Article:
Birth control pills are medication. Therefore they have side effects. These side effects are rare and the benefit is considered to outweigh the risks.

Quote:
The doctor has an oath to do no harm, not to give you hormone pills that do nothing to save your life.
A doctor has a duty to do many things. One of them is to be respectful of their patient's beliefs, and a very simple basic FOUNDATION of medicine is AUTONOMY. This doctor was rude, disrespectful and ignored the patients autonomy. Hence: unethical.

Quote:
It would be one thing to deny someone antibiotics when they have an infection and lecture the patient on the overuse of them in society.
Not sure I understand why or what this point's relevance is so I'll just skim over this...

Quote:
It’s another to not offer someone birth control pills. The doctor is only human. And a human whose job it is to cure illness and diseases.
A doctors role is a HELL of a lot more than "cure illness and disease". It involves taking care of a person's needs, health, and well-being on a physical, psychological and social level. Never is it just "cure illness and disease", we no longer live in the 19th century. This especially applies to the family doctor.

Quote:
Birth control pills are not necessary to live. They do not prevent disease, they do not prevent illness, and they do not stop sickness.
We live in a world now where medicine has moved on from a one-dimensional model of health. I suggest you do too. See above post regarding a doctors role.

Quote:
A doctor, who feels morally against them, should not have to provide them.
This doctor is not morally against birth control. This doctor is against the patient having sex before marriage -- huge difference. You CANNOT project your own personal opinion, especially not unasked for, onto a patient. And if your religious or moral beliefs prevent you from partaking in what they need and request then you MUST refer them onto a colleague in a polite and respectful way. Nothing about this doctor was polite or respectful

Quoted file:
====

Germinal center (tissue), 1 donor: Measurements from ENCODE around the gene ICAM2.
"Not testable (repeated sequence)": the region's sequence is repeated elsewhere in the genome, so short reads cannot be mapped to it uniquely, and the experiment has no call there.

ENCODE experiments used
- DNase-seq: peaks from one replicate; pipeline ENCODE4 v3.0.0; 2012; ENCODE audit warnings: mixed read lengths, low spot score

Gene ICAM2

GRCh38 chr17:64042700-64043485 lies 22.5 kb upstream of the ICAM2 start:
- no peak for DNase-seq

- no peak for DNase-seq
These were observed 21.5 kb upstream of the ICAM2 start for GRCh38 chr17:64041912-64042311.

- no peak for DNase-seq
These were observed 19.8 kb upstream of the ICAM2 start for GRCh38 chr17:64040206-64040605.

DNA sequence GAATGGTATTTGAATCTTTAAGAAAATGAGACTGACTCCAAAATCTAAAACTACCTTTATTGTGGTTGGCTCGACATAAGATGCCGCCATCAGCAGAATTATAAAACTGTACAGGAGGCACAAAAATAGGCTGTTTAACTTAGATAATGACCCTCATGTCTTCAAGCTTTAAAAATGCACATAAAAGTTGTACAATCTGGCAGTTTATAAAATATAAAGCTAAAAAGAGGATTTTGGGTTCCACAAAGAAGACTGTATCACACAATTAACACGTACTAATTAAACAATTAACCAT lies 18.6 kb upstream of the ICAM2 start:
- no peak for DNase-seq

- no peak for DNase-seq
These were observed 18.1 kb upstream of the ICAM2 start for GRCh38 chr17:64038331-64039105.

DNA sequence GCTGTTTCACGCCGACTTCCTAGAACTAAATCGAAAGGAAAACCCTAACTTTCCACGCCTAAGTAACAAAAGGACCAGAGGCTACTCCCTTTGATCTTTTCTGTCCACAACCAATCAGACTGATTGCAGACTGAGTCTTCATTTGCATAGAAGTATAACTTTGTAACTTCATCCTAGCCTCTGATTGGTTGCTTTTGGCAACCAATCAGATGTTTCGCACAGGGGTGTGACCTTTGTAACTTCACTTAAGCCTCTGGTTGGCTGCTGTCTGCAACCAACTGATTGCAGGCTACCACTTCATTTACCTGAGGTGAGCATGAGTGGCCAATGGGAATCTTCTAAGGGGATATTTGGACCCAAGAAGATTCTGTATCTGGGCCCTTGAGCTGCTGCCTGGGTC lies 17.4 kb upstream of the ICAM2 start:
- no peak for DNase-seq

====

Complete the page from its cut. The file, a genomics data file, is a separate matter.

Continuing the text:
Quote:
The doctor is in no way causing harm to the patient by withholding a prescription.
Not physically, but as we have already discussed health is not simply physical health, 'health' encompasses psychological and social health also. The patient has clearly been psychologically affected by the doctors treatment of her, and socially the impacts are potentially huge (as it is clear the patient will continue to have sex). A huge role of a doctor is education and this was an opportunity for education regarding sexual health and contraception that was missed out on.


FROM THE TOP (summary):
-- Doctors are entitled to act in accordance to their faith or moral views
-- They are not allowed to push these views onto their patients
-- They must refer the patients whose care they cannot be involved with onto colleagues in a respectful manner so that they can receive that care. Whether it be birth control, abortion, etc
-- Health is not one-dimensional, and has not been considered that way for a very long time. It also encompasses psychological and social health.

This doctor acted unethically not because he did not wish to prescribe birth control pills, but because of the way he dealt with the situation.


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Re: Doctors and ethics - February 1st 2011, 06:56 PM

Quote:
Originally Posted by Lizzie View Post
Birth control pills are not necessary to live. They do not prevent disease, they do not prevent illness, and they do not stop sickness. A doctor, who feels morally against them, should not have to provide them. The doctor is in no way causing harm to the patient by withholding a prescription.
First of all not everyone who is on birth control is on it because they are having sex. I've been on the pill for 4 years and I'm still a virgin. I'm on the pill because of other medical issues. Many girls go on the pill to help with other medical issues. And of course the doctor is causing potential harm by not providing them. The girls who want to are still going to have sex and now they don't have that extra protection and their risk of pregnancy goes up. That sounds like causing harm to me.


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Re: Doctors and ethics - February 1st 2011, 07:11 PM

Quote:
Originally Posted by thebigmole View Post
First of all not everyone who is on birth control is on it because they are having sex. I've been on the pill for 4 years and I'm still a virgin. I'm on the pill because of other medical issues. Many girls go on the pill to help with other medical issues. And of course the doctor is causing potential harm by not providing them. The girls who want to are still going to have sex and now they don't have that extra protection and their risk of pregnancy goes up. That sounds like causing harm to me.